LIVE REVIEW: The Drop Festival makes waves in Busselton
After two sold out festivals in Coolangatta and Torquay, The Drop settled in at Barnard Park, as the final stop of its Australia-wide tour. In its second iteration, the World Surf League and triple j supported festival was here to make waves again in Busselton after a successful first year. Not to mention, it was also the perfect getaway for those who might not have felt GTM 2019 was enough to satisfy their music festival cravings.
Of course, one of the most fun aspects of attending any music festival is dressing the part. In spite of the fact that it was officially winter, both the glorious sunny outlook and the Big Top were there to save the day. Drawing in locals and families to road trippers alike, The Drop Festival was filled with food trucks, a family friendly area and a licensed section, as it played host to a handful of homegrown music legends.
Fresh-faced and straight out of Margaret River, Askya welcomed early attendees with his blend of folk and songwriting prowess. Imparting his wispy vocals, some highlights to name were his 2019 single ‘Breathing Underwater’, as well as the more upbeat ‘High’.
On the other hand, Sydney-born Alex the Astronaut put the ‘happy ‘ in ‘Happy Song’, which found itself chanted by her many fans. Demonstrated live was her hard-hitting lyricism, namely within ‘Waste of Time’ and ‘Not Worth Hiding’ — the latter powerfully dealing with coming out. Lightening the mood, she engaged in banter with her adoring audience, saying the packed venue was a change to having once had to "'pay [her] mates to come see her first show at uni.”
After stealing the show at their Sets At The Beach appearance last year, it was great to have Client Liaison back on WA shores. Greeting us all on “the land of the marsupials”, frontman Monte Morgan quickly swept all away with his disco moves and spins. In a very similar stage set-up to last year’s Perth set, a gigantic water cooler and potted plant lined the stage in an office-esque fashion.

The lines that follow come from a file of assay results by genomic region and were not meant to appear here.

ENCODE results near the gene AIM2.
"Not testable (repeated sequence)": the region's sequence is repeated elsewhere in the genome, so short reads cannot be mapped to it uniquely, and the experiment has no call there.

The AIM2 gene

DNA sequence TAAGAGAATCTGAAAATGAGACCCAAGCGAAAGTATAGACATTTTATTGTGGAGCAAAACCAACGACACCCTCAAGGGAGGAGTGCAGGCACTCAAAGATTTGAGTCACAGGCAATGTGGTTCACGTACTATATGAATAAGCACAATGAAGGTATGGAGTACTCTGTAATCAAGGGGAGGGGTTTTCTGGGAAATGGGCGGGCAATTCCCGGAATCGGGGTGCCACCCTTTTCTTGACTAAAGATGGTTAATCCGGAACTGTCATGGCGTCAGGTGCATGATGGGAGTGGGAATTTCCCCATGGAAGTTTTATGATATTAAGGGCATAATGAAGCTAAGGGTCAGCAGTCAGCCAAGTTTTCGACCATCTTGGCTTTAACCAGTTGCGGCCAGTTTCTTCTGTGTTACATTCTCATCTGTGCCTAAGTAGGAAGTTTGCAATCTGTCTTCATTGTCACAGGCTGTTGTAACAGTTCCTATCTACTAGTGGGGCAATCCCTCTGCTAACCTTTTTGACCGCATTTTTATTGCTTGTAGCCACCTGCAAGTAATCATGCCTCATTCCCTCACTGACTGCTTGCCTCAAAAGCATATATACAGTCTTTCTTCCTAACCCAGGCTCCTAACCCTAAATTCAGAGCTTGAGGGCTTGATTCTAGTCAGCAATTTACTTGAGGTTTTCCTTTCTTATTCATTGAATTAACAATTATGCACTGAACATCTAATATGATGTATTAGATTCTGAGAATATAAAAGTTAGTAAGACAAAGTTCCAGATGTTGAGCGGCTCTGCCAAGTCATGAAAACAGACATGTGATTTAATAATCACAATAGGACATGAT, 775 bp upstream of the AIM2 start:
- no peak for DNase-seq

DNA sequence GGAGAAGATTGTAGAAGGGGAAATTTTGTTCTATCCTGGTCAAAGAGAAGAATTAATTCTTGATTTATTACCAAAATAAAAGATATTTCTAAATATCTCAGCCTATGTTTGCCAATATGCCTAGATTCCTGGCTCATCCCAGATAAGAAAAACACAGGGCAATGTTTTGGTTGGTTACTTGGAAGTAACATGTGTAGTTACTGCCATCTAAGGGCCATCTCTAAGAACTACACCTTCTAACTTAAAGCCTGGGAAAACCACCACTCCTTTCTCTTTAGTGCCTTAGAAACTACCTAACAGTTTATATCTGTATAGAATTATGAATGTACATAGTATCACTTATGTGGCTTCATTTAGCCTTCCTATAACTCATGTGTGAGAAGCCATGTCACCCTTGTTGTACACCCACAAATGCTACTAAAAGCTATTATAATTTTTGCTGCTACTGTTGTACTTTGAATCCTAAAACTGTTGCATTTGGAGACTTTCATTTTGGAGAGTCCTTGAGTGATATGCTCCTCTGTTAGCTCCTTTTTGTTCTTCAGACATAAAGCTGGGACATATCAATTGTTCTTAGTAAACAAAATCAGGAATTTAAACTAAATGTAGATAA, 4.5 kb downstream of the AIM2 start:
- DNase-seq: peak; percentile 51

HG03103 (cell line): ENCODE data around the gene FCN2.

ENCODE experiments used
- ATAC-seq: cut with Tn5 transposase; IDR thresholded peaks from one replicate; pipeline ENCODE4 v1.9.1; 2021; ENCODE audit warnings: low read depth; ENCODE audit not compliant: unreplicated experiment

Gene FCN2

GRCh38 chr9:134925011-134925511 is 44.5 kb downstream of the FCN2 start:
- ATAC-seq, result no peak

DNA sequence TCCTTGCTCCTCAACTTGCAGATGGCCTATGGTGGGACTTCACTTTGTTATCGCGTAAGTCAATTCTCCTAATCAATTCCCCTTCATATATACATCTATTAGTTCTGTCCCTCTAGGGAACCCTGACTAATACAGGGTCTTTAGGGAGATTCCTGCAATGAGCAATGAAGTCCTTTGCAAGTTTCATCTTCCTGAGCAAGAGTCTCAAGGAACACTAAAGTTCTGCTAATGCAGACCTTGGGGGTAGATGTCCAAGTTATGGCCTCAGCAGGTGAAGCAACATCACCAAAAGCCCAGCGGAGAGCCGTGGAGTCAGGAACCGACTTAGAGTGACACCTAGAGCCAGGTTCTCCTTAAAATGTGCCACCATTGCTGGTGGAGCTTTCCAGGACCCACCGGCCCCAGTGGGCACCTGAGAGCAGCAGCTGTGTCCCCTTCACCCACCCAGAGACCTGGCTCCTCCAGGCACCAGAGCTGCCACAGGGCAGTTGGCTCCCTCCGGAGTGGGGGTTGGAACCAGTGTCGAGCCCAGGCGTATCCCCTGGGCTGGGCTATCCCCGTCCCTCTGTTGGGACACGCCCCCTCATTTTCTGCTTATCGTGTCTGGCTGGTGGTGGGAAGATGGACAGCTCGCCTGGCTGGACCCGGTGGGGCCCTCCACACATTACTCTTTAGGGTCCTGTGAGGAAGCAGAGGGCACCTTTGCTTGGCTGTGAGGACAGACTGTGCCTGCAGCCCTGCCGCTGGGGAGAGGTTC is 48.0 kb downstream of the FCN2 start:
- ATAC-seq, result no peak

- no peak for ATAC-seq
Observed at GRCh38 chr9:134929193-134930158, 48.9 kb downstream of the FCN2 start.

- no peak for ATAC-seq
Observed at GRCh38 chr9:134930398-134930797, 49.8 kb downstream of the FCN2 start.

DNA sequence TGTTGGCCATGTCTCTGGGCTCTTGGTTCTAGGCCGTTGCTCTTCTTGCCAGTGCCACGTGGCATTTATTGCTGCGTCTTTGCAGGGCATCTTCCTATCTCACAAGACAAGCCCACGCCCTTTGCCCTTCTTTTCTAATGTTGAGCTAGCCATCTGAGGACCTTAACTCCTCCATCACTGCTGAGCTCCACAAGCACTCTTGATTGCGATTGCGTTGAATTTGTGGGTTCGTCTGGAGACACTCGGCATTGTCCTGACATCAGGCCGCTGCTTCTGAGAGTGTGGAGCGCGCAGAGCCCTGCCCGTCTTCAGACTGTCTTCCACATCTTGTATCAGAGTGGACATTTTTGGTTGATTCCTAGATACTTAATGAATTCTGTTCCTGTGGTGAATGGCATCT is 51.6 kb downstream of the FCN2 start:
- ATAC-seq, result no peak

Getting down to serious business, the band displayed the funkiest of their tunes, including ‘Off White Limousine’, ‘Wild Life’ and ‘World of Our Love’. Then, Client Liaison finished off with a truly epic INXS cover of ‘Need You Tonight’, which appealed to the different generations present in the crowd.
In what was considerably the most epic set of the day, it was on fitting to have some Australian surfer rock on board — and Hockey Dad was there to deliver. With audiences chanting every word, ‘Homely Feeling’ was the anthem of the afternoon. Kicking it back with their echoing indie sounds and sun-drenched melodies, the impressive two ensured a good time with ‘I Wanna Be Everybody’ and ‘Sweet Release ‘ on the bill. With something slower to close off their set, ‘Seaweed’ was no doubt the perfect choice.
Truthfully, you’d think you’d be sick of having The Jungle Giants play on a colossal share of Australian festival lineups. However, the energetic four-piece have become classics at this point and surpassed any potential eye-rolls. With the sun having set, the stage lit up with the band’s well-known name as they started their kick-arse performance.
Several nostalgic songs like ‘You’ve Got Something’ and ‘I Am What You Want Me To Be’ were played from their Learn To Exist album. With Cesira Aitken shredding it up on the guitar, the irresistibly dancey tempo of ‘Bad Dream’ and ‘Used To Be In Love’ grew to life and exploded with the crowd. In a fun twist, they even cast a spotlight on an audience member in the front, citing him as Sam Hale’s doppelganger. As always, the foursome remain their fearless and wildly talented selves.
As the closing headline act, Angus and Julia Stone made their way onto stage with a magical, arboreal visuals. Softly singing ‘Snow’, the siblings had everyone at The Drop swaying, then jumping about as guitar and sax solos were eventually brought out between ‘Chateau’ and ‘Nothing Else’. Crooning to the audience, Julia Stone proceeded to ask the crowd, “Is anyone here in love tonight?”
It was the fabulous precedent before the emotional ending that was ‘Big Jet Plane’. Its dreamy chorus reverberated throughout the dim streets of Busselton, with many singing on long after the day ended.